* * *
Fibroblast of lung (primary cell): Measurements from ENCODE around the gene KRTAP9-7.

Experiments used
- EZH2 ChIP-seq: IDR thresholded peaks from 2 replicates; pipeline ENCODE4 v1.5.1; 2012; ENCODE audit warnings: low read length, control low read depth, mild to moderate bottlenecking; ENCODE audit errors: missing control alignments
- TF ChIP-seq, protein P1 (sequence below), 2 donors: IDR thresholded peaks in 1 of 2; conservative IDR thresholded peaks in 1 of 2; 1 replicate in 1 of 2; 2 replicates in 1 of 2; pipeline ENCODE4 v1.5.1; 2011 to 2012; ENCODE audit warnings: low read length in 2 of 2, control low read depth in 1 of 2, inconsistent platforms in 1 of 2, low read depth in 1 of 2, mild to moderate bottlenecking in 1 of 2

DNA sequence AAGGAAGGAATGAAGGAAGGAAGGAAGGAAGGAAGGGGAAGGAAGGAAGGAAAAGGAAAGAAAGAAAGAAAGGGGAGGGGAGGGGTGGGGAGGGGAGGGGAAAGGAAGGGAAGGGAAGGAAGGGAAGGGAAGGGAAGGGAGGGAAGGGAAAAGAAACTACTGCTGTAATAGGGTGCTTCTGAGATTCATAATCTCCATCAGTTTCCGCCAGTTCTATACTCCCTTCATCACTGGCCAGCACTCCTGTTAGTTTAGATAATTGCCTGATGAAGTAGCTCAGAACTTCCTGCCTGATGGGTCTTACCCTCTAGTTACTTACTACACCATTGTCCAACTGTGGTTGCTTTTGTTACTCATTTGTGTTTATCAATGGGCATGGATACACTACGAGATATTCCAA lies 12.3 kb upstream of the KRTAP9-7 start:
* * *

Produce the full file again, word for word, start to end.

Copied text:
Fibroblast of lung (primary cell): Measurements from ENCODE around the gene KRTAP9-7.

Experiments used
- EZH2 ChIP-seq: IDR thresholded peaks from 2 replicates; pipeline ENCODE4 v1.5.1; 2012; ENCODE audit warnings: low read length, control low read depth, mild to moderate bottlenecking; ENCODE audit errors: missing control alignments
- TF ChIP-seq, protein P1 (sequence below), 2 donors: IDR thresholded peaks in 1 of 2; conservative IDR thresholded peaks in 1 of 2; 1 replicate in 1 of 2; 2 replicates in 1 of 2; pipeline ENCODE4 v1.5.1; 2011 to 2012; ENCODE audit warnings: low read length in 2 of 2, control low read depth in 1 of 2, inconsistent platforms in 1 of 2, low read depth in 1 of 2, mild to moderate bottlenecking in 1 of 2

DNA sequence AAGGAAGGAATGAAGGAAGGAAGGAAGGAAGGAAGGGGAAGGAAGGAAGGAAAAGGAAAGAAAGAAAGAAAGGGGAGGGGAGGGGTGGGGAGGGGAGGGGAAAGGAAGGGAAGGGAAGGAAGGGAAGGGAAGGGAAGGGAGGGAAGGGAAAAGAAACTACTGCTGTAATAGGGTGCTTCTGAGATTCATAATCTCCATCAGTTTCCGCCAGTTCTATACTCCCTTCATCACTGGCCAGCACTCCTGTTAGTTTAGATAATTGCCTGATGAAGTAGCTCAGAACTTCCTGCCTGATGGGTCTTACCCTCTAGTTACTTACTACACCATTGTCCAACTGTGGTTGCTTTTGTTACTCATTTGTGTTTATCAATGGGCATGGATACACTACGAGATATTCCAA lies 12.3 kb upstream of the KRTAP9-7 start: